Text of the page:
For Glennie, nevertheless, the issue extends past musical interpretation. She is presently doing work with a composer to generate tunes of utmost sensory influence for a deaf dressage Paralympian, and has formerly harnessed her tactile technique to seem to link with people today who have dementia — an experience that left a solid effect on her.

“I recall a single girl who took my mallet from me and began stroking it. I mimicked her actions and asked what the stroking intended: did she have animals wherever she lived? Was she stroking a boy or girl or brushing someone’s hair? There was this perception of complete freedom about what we have been accomplishing — we were being just two men and women making a relationship together, with no strain to realize just about anything within just a sure amount of time.

Evelyn Glennie playing a xylophone with beaters, 1993 © Bridgeman Images

She proceeds: “To a massive extent, that’s what the past few months have been about much too: just listening to people’s tales.”

Glennie has been accomplishing a fair bit of this herself during lockdown, not minimum in a single of her present-day jobs: a podcast collection, in which she talks to company from all walks of existence — such as the film and tv composer Debbie Wiseman, the sports activities presenter Jake Humphrey and comedian Monthly bill Bailey — working with the plan of listening as a thread.

“What, for example, does Bill Bailey do when the viewers does not giggle? How do the listening abilities vary for a film composer like Debbie Wiseman? How do you pay attention by way of technological innovation?”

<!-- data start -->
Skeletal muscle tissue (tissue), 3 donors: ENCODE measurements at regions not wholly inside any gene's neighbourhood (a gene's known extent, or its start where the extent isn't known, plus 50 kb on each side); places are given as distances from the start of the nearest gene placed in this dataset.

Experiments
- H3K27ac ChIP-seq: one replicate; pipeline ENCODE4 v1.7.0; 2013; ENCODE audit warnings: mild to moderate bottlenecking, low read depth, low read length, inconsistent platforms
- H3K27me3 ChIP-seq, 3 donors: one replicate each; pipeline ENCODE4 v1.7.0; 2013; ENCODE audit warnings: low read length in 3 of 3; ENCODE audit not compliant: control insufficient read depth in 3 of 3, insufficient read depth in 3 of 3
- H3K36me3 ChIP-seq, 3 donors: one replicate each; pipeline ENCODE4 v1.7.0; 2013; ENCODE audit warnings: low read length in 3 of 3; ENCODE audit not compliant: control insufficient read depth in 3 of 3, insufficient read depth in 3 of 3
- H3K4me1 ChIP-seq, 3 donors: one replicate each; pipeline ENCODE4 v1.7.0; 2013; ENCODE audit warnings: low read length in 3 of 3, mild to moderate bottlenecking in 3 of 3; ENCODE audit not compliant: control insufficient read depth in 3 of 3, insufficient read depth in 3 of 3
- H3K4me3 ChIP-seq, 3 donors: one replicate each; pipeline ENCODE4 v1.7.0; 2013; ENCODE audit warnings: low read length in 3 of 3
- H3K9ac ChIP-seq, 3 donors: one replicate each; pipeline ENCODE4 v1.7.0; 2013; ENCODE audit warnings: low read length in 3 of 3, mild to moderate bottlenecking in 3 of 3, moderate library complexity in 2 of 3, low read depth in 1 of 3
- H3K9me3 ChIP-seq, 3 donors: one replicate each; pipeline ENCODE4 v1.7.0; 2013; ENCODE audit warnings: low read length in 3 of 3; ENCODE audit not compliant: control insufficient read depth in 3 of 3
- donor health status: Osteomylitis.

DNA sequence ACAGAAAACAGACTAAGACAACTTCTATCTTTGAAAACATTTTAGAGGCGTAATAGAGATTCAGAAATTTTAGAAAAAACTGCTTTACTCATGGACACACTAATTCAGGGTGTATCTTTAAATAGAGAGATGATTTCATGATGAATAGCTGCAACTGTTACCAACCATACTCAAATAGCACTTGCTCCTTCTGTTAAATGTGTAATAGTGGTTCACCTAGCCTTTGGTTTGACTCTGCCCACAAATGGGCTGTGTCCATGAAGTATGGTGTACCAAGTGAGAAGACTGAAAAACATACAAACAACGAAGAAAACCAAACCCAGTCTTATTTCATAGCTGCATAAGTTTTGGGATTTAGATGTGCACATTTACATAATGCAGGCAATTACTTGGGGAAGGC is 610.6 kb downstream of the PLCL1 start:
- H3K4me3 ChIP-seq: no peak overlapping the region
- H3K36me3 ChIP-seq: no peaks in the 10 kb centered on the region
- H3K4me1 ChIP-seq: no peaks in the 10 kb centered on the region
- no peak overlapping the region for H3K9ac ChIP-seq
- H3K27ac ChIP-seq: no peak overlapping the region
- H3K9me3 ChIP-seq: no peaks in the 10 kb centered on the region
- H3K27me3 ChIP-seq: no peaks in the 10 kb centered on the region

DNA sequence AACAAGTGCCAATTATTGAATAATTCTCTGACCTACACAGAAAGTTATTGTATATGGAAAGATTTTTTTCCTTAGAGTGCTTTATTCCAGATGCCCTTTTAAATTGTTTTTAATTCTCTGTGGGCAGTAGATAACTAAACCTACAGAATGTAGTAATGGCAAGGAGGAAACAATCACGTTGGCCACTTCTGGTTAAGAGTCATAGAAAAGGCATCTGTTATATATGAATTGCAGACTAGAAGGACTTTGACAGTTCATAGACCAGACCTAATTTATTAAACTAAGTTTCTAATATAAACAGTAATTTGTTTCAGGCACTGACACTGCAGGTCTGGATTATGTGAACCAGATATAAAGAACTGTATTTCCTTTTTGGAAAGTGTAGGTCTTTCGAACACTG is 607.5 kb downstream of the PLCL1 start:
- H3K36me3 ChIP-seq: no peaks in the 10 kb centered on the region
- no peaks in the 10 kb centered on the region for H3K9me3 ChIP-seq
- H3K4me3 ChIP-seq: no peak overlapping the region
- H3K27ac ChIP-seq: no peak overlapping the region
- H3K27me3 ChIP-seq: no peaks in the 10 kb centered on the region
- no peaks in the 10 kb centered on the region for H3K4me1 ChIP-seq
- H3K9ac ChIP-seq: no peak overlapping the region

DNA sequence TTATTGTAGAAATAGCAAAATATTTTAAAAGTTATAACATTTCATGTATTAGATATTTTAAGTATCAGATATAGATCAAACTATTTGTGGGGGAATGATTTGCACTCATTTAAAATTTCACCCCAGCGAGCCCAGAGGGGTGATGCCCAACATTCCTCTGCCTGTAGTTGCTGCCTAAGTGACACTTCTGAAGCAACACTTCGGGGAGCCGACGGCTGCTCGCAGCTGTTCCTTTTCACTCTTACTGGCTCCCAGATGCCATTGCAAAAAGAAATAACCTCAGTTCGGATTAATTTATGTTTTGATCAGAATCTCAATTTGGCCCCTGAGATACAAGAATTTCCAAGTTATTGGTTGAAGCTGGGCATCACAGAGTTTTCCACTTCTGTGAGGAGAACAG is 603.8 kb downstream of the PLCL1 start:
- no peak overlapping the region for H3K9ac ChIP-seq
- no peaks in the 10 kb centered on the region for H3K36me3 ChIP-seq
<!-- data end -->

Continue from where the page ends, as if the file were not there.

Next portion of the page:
The percussionist thinks that this closing dilemma has develop into particularly pertinent in a post-lockdown earth. “In our very last podcast, with the Globe Doctors Orchestra, I questioned three medical professionals how they have been engaging with their clients in the last several months. It was interesting to hear how the earth of on the internet consultation has pressured them to redefine their listening expertise how, in the absence of visible cues this sort of as gait and stance, they have had to depend totally on discussion to make their evaluation.” 

Even this percussionist’s enthusiasm for attentive listening, nevertheless, has its limitations. “I can not bear to hear to my own recordings once they are carried out,” she tells me. “That’s due to the fact I know there are umpteen ways in which I could have interpreted one thing, and in a recording you have to decide on just 1. So once a recording is performed, I like to move on.”

And transfer on she does, at an eye-watering price of efficiency. When I inquire if she has experienced time to do some metallic detecting — a hobby she took up a few several years ago — Glennie laughs. “I have not been in a position to get out in a minimal while, but I’d like to get again to it. It is so stress-free. And despite the fact that I have not observed any treasure but, I retain everything I do come across, even if it is just a bit of trash.

“I’m pretty interested in making appears for radio and television and it’s surprising how several of the objects I have identified are valuable in that way. It’s anything I prepare to do the job on in the in the vicinity of long term.”

I’m absolutely sure that, when she does, we will know about it.

Evelyn Glennie’s CD of new music by Christian Lindberg is introduced on January 8 her CD of mallet concertos is released on January 15 and her CD of improvised new music is produced in February. ‘The Evelyn Glennie Podcast’ carries on fortnightly

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Amelia J. Bell